As evangelicals, we are very familiar with the concept of regeneration—the renewing of an individual from the inside out by the power of the Holy Spirit. This is what Jesus talked about in his famous conversation with Nicodemus. (John 3.1-8.) Jesus called it being “born again” or being “born from above.” (John 3.3, 7.) What we tend to miss, however, is that individual regeneration is only half the story. There is another regeneration that Jesus is bringing about that is cosmic—it involves the entire creation. This is what Jesus is talking about in Mat 19.28. It is also what Paul is talking about in Rom 8.19-21. Individual regeneration is something that is inside us. Cosmic regeneration is different, for we are inside it. This should not surprise us. You cannot talk about omelets without talking about eggs. By the same token, if you change the eggs, you change the omelet. It is not one or the other; it is both. Individual regeneration is glorious. But we need to recapture the glory of Jesus making the whole world new. Jesus, through his death, resurrection, ascension, and pouring out of the Spirit has brought eternal life—the life of Jesus’ resurrection—to us personally. The fact that we still struggle with sin does not change the fact that we have eternal life now. Jesus has also brought the life of his resurrection to the creation. The fact that there is still sin, decay, and corruption in the world does not change that fact. When Jesus ascended to the right hand of the Father and sat on his throne, heaven and earth were changed forever. For the first time, there was a glorified man sitting on the throne of God in heaven. For the first time, all authority in heaven and on earth were given by God to a man. For the first time, the Spirit of God was poured out upon mankind. (Acts 2.17, quoting Joel 2.28.) And as man goes, so goes the world. (Psalm 115.16; Rom 5.12, 18; 8.20-21.) There is no going back. The effects began small, and they grow slowly, just like Jesus said they would—like leaven working through bread. (Mat 13.33.) But once the leaven has gone into the bread, there is no stopping it. Nothing will ever be the same. Jesus has not only changed you and me, he has changed the world forever. I hope you enjoy the sermon. Thanks for listening. —Alan Burrow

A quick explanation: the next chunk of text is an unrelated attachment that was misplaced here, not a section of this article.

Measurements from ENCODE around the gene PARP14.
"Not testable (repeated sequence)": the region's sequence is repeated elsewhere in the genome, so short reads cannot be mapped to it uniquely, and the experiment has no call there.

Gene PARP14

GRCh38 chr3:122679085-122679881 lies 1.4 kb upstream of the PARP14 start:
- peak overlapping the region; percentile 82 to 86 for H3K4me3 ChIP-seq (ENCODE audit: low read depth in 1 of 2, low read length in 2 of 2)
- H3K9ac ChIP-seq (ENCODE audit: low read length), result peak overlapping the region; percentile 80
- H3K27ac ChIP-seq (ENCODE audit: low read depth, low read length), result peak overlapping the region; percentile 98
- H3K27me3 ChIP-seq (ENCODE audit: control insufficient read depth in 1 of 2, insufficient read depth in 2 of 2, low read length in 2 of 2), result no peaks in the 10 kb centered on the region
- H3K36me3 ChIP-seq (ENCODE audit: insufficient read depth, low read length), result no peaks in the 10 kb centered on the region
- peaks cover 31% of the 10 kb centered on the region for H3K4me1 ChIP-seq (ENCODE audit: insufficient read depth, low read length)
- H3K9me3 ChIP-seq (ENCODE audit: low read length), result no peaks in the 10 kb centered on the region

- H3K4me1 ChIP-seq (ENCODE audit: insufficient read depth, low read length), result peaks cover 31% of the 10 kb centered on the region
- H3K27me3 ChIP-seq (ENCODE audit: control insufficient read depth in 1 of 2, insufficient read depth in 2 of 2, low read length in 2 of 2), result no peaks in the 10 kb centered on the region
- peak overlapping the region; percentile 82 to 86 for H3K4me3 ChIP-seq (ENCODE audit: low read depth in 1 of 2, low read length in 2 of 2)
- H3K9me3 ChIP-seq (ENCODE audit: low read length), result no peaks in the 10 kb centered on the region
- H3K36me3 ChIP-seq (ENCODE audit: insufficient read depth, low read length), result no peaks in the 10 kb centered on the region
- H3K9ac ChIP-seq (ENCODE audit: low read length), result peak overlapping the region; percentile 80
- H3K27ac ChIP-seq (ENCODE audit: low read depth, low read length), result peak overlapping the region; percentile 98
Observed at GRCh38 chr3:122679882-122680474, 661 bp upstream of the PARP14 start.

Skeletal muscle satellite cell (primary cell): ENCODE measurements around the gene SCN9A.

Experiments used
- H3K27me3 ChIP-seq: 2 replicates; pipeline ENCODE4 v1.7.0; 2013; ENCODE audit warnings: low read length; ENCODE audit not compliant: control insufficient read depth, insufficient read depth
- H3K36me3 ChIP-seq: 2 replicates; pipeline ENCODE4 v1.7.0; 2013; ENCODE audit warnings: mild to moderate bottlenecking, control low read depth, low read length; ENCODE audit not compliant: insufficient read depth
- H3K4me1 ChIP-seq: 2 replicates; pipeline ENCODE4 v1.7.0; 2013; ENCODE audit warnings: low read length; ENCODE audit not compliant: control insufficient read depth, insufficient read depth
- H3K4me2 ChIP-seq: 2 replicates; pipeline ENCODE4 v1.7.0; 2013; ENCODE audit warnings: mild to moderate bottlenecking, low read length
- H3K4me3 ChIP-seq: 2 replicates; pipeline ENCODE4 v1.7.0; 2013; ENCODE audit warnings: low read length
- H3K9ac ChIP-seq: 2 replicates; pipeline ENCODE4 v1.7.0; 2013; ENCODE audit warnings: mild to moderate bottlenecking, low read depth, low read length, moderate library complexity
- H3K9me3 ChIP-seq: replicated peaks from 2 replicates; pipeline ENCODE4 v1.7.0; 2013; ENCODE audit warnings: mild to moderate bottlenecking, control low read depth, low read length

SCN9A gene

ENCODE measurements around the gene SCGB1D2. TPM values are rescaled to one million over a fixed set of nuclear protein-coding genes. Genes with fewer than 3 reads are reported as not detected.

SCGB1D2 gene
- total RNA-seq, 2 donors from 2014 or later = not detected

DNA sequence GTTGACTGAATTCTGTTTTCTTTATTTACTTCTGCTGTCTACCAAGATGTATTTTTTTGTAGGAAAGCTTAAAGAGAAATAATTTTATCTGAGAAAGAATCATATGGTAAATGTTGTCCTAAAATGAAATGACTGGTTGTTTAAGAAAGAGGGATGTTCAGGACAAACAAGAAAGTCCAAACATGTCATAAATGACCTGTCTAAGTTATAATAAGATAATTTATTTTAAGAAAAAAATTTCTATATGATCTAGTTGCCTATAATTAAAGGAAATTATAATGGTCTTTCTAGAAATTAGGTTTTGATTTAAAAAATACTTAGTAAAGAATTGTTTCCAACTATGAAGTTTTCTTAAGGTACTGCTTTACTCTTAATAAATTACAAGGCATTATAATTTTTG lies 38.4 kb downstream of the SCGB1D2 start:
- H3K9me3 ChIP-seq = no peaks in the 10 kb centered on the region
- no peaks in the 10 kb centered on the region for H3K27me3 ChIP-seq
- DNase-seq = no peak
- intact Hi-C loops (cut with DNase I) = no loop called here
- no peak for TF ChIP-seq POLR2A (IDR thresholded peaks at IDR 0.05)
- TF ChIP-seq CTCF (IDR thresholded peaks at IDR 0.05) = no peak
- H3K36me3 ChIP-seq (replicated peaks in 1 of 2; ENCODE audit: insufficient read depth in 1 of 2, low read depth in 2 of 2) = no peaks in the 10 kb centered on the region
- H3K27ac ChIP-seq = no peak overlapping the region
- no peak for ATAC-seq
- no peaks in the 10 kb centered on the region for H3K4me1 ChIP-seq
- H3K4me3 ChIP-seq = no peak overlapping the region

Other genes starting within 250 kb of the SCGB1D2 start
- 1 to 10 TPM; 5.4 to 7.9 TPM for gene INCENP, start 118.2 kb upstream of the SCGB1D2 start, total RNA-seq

Click the play button to listen to 'In the Regeneration' by Alan Burrow.